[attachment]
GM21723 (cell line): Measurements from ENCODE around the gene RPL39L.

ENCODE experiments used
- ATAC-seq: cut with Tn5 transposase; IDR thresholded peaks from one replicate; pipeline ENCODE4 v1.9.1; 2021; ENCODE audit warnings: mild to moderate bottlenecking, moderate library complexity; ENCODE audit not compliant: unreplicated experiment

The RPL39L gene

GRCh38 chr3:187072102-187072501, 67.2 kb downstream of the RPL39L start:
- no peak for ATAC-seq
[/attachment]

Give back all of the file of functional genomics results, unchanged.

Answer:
GM21723 (cell line): Measurements from ENCODE around the gene RPL39L.

ENCODE experiments used
- ATAC-seq: cut with Tn5 transposase; IDR thresholded peaks from one replicate; pipeline ENCODE4 v1.9.1; 2021; ENCODE audit warnings: mild to moderate bottlenecking, moderate library complexity; ENCODE audit not compliant: unreplicated experiment

The RPL39L gene

GRCh38 chr3:187072102-187072501, 67.2 kb downstream of the RPL39L start:
- no peak for ATAC-seq